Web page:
Donation and transplantation of bone marrow

Bone marrow harvest

It is possible to take hematopoietic stem cells from one person and then infuse them into another person (Allogenic) or into the same person at a later time (Autologous). If donor and recipient are compatible, these infused cells will then travel to the bone marrow and initiate blood cell production.

Transplantation from one person to another is performed in severe cases of disease of the bone marrow. The patient’s marrow is first killed off with drugs or radiation, and then the new stem cells are introduced.

Before radiation therapy or chemotherapy in cases of cancer, some of the patient’s hematopoietic stem cells are sometimes harvested and later infused back when the therapy is finished to restore the immune system.

The Anthony Nolan Trustplays a vital role with regards to finding donors. They connect one person, whose immune system needs a boost – with another person, who is prepared to share a little of theirs. Matching patients with donors.


The stem cells are harvested directly from the red marrow in the crest of the ilium, often under general anesthesia. The procedure is minimally invasive and does not require stitches afterwards. Depending on the donor health and reaction to the procedure, the actual harvesting can be an outpatient procedure or requiring 1-2 days of recovery in the hospital. Another option is to administer certain drugs that stimulate the release of stem cells from the bone marrow into circulating blood. An IV is inserted into the donor’s arm, and the stem cells are filtered out of the blood. The procedure is similar to donating blood or platelets.

It may also be taken from the sternum. The tibia may seem a good source, since it is very superficial. However, except in children, this bone marrow doesn’t contain any substantial amount of red bone marrow, but rather only yellow bone marrow.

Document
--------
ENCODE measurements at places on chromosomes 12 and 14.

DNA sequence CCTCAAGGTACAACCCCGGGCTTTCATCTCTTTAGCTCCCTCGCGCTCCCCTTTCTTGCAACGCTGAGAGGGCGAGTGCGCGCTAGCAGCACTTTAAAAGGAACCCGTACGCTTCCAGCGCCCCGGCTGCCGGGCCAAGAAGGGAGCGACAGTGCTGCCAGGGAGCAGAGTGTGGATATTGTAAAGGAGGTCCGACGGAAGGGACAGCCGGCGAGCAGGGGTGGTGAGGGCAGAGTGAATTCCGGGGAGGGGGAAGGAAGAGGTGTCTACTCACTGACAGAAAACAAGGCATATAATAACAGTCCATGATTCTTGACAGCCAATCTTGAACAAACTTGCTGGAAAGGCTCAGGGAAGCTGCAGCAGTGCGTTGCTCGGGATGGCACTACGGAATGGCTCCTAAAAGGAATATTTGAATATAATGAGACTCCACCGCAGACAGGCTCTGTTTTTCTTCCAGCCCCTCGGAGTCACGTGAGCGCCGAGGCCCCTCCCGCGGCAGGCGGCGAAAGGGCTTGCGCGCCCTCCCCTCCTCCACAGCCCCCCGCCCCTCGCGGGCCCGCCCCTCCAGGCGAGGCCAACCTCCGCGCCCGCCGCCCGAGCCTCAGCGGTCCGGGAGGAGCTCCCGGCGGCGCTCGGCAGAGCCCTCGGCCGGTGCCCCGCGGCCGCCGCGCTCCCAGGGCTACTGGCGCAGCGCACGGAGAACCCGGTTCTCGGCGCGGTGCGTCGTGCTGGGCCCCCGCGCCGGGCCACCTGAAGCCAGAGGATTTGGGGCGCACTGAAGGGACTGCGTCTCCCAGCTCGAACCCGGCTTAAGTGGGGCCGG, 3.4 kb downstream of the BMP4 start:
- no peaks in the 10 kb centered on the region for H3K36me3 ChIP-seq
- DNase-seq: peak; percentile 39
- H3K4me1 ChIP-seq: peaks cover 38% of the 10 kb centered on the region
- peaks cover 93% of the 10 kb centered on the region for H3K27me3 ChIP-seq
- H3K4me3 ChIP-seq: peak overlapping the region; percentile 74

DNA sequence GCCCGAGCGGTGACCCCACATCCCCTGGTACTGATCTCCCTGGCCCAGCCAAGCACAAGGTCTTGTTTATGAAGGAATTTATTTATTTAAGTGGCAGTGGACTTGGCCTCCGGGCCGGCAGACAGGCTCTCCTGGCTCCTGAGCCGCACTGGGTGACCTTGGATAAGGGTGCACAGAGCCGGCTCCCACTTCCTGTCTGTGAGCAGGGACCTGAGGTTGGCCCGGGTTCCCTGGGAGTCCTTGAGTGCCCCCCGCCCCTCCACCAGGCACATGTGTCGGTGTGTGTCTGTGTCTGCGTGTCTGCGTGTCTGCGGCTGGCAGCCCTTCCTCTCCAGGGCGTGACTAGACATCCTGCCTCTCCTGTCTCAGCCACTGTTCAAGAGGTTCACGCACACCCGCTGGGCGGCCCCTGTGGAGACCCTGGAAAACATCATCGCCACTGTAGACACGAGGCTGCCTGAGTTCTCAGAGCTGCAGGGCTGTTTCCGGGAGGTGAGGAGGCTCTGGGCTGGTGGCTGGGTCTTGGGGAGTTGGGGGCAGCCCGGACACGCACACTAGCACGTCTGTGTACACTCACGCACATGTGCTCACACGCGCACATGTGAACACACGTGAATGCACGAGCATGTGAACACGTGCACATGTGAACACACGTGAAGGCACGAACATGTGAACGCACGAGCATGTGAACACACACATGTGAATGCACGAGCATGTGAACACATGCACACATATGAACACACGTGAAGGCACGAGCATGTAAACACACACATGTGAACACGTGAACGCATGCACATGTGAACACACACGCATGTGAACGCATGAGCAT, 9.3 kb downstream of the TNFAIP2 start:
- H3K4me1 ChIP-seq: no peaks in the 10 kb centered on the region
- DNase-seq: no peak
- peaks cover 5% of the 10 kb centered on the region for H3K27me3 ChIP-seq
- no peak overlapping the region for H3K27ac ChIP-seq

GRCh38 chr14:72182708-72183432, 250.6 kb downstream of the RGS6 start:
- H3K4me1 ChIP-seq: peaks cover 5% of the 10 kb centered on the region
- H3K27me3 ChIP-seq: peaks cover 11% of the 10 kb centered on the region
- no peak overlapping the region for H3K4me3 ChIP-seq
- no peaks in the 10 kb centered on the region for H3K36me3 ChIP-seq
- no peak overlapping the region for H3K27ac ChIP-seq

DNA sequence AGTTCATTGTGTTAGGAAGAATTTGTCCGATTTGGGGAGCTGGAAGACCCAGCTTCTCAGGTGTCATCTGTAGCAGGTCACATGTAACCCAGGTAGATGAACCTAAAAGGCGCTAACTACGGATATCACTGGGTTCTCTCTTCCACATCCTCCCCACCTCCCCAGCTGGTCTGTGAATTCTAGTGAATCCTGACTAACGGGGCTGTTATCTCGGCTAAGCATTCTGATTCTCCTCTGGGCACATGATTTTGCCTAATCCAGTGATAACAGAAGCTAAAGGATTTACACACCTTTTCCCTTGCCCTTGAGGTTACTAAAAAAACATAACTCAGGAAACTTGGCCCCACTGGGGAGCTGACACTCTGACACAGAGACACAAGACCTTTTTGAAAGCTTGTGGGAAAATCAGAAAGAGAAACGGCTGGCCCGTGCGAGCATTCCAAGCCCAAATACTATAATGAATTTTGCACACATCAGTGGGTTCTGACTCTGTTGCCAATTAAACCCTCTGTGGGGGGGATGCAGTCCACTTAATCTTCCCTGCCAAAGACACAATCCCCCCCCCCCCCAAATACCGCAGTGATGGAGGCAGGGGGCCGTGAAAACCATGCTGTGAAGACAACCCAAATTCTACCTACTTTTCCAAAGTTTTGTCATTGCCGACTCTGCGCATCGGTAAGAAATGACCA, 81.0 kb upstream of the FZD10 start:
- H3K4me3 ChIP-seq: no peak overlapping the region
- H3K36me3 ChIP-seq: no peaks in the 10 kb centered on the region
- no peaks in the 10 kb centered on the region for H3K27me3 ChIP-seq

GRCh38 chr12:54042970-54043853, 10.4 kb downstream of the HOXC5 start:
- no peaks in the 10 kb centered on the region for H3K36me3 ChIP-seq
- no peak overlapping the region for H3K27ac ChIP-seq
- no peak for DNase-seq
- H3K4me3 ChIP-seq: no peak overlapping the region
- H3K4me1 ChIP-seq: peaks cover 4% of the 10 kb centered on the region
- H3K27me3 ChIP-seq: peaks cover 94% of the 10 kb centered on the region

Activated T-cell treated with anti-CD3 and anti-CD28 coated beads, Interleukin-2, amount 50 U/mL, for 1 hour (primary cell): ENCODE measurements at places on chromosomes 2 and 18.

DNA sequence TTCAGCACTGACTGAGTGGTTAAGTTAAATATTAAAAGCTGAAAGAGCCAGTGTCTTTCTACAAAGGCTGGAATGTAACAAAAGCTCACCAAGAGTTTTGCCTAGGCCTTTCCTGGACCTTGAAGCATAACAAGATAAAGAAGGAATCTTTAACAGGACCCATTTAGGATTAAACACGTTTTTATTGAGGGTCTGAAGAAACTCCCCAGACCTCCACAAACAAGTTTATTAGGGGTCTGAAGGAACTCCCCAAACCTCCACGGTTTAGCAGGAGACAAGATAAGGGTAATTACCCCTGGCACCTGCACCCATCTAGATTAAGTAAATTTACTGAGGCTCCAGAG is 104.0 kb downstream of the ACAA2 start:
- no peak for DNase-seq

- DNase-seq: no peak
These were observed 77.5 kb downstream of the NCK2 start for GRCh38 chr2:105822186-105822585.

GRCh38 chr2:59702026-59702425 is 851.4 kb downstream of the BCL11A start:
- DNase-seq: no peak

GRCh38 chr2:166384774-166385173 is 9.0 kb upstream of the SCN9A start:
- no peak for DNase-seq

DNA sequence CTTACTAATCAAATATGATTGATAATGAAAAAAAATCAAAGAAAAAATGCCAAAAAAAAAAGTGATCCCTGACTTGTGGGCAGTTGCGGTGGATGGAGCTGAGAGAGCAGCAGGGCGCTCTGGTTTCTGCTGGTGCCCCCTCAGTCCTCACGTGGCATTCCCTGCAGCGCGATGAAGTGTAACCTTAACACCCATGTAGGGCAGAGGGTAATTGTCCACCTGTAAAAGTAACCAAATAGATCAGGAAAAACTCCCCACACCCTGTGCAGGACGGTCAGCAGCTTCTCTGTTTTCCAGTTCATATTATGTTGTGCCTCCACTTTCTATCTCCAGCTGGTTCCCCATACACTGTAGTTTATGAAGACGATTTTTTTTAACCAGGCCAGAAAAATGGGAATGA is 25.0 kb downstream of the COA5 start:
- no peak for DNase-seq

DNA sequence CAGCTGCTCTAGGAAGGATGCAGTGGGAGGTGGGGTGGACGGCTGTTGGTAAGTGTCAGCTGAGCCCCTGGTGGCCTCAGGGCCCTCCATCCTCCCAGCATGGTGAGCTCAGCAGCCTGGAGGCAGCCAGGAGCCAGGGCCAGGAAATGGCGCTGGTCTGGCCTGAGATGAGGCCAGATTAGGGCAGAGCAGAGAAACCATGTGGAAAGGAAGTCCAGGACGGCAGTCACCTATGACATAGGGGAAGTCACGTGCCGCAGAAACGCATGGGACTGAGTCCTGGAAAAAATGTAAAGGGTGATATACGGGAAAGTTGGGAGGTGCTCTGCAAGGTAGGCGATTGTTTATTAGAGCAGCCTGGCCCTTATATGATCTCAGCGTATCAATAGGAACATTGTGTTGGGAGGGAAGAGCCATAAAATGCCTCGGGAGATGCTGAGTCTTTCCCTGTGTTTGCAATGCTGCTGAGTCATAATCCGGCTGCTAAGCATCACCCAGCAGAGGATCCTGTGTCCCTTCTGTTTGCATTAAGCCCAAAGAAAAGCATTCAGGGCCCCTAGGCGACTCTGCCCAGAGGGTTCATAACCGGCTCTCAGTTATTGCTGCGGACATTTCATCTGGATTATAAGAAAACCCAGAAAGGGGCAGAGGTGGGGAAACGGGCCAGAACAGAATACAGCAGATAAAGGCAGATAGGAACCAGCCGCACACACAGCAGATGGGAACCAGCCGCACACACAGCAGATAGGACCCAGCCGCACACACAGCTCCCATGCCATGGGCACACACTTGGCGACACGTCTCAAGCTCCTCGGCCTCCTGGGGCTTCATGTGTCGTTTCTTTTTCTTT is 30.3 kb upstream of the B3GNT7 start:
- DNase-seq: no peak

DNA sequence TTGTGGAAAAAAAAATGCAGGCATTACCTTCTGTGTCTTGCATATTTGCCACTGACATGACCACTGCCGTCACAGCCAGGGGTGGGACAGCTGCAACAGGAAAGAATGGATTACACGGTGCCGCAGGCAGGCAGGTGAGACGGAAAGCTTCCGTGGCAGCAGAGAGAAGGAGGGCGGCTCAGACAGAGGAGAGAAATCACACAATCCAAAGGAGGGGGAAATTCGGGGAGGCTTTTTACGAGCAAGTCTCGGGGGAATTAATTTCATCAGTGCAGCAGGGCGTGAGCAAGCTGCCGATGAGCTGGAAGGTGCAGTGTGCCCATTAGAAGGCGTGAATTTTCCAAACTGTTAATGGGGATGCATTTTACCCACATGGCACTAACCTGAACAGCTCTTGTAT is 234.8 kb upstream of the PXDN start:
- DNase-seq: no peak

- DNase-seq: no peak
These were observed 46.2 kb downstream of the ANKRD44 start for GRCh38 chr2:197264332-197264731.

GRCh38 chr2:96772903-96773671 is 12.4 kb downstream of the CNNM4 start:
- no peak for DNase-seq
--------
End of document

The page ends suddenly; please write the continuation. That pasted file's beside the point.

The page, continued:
In newborns, stem cells may be retrieved from the umbilical cord.


 Bone marrow as a food

Many cultures utilize bone marrow as a food. The Vietnamese prize bone as the soup base for their national staple phở; Alaskan Natives eat the bone marrow of caribou and moose; Indians use slow-cooked marrow as the core ingredient of the Indian dish Nalli Nihari; Mexicans use beef bone marrow from legs bones, called tuetano, which is cooked and served as filling for tacos or tostadas; it is also considered to be the highlight of the Italian dish ossobuco (braised veal shanks). Though once used in various preparations, including pemmican, bone marrow for human consumption in the United States has recently fallen out of favor as a food.

One fan of this delicacy is noted chef and author Anthony Bourdain, who has stated that if he were on death row, his last meal would consist of bone marrow. He considers the delicacy to be his number-one comfort food.

Bone marrow is a source of protein and high in monounsaturated fats.[citation needed] These fats are known to decrease LDL cholesterol levels resulting in a decreased risk of cardiovascular disease, prompting some to make bone marrow a dietary staple. The actual health effects of the addition of bone marrow to the diet remain unclear.[citation needed]

Diners in the 18th century used a marrow scoop (or marrow spoon), often of silver and with a long thin bowl, as a table implement for removing marrow from a bone.

Some anthropologists believe that early humans were scavengers rather than hunters. Marrow would then have been a major protein source for tool using hominids, who were able to crack open the bones of carcasses left by top predators such as lions.


  1. Very interesting for me too. I had a transplant 24 years ago. I was 16 at the time but the memory of bone marrow tests is still fresh! I am now running in a marathon to raise money for transplants. I’m blogging about my experience on

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  5. Hello, I would like to thank all those anonymous donors who registered with their national registries. I also did register. We also are currently waiting for a donor – a match for my husband – and we are not sure whether we find one. If you want you can read our story here:
    Maybe you will get a better insight in our feelings and hopes.
    God bless all the people who help other people.

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      All the best;
      Adriana Sassoon